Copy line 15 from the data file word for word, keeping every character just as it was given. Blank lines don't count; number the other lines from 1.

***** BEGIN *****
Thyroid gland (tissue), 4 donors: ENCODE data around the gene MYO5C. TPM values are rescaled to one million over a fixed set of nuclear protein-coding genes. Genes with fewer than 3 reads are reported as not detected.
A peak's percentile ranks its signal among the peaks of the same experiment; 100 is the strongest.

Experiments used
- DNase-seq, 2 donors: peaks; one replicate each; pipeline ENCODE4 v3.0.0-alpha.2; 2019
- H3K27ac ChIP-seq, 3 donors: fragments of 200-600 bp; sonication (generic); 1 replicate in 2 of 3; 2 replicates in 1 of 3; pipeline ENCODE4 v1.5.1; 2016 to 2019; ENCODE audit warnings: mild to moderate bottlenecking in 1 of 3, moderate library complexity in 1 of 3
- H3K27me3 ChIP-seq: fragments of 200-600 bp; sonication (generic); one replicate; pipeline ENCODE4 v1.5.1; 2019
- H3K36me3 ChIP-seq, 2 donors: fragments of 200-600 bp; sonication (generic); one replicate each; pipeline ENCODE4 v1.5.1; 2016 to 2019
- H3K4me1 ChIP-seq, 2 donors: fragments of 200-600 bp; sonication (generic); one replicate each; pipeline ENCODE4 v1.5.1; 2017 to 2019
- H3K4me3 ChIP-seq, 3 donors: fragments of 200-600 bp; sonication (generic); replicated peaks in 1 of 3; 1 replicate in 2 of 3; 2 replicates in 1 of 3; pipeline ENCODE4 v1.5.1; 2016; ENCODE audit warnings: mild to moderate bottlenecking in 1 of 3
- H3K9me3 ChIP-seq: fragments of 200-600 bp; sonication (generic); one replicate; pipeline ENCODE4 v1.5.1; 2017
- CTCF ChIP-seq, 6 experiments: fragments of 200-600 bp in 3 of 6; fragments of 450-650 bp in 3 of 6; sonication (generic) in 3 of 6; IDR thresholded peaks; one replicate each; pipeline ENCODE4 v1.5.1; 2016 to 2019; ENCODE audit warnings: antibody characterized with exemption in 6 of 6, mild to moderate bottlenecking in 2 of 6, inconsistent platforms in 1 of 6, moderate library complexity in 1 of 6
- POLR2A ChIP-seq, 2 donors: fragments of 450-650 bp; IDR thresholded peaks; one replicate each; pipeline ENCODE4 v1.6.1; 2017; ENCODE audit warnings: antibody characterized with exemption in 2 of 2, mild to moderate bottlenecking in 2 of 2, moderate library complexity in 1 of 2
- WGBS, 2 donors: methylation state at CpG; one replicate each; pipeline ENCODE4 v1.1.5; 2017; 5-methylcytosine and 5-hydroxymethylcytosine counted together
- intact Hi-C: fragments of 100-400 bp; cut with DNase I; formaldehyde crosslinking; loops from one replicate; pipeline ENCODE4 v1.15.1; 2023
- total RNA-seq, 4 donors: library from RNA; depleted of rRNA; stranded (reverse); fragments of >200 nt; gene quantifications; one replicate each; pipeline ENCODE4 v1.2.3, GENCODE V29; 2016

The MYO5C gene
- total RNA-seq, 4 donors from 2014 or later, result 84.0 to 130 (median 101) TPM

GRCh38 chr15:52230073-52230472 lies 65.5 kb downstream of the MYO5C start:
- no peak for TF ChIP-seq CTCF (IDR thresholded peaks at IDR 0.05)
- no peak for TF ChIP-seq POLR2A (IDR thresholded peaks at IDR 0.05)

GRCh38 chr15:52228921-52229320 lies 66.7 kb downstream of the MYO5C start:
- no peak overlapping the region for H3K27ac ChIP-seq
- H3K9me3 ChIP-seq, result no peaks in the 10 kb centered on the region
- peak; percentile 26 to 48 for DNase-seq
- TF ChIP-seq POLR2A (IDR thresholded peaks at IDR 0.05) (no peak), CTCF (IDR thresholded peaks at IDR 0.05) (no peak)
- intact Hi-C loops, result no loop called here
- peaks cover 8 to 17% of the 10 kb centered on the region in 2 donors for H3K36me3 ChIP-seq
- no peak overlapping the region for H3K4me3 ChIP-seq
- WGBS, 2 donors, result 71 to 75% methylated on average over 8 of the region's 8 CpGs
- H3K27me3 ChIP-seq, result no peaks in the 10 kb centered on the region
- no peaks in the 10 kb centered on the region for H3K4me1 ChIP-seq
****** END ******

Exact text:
- total RNA-seq, 4 donors: library from RNA; depleted of rRNA; stranded (reverse); fragments of >200 nt; gene quantifications; one replicate each; pipeline ENCODE4 v1.2.3, GENCODE V29; 2016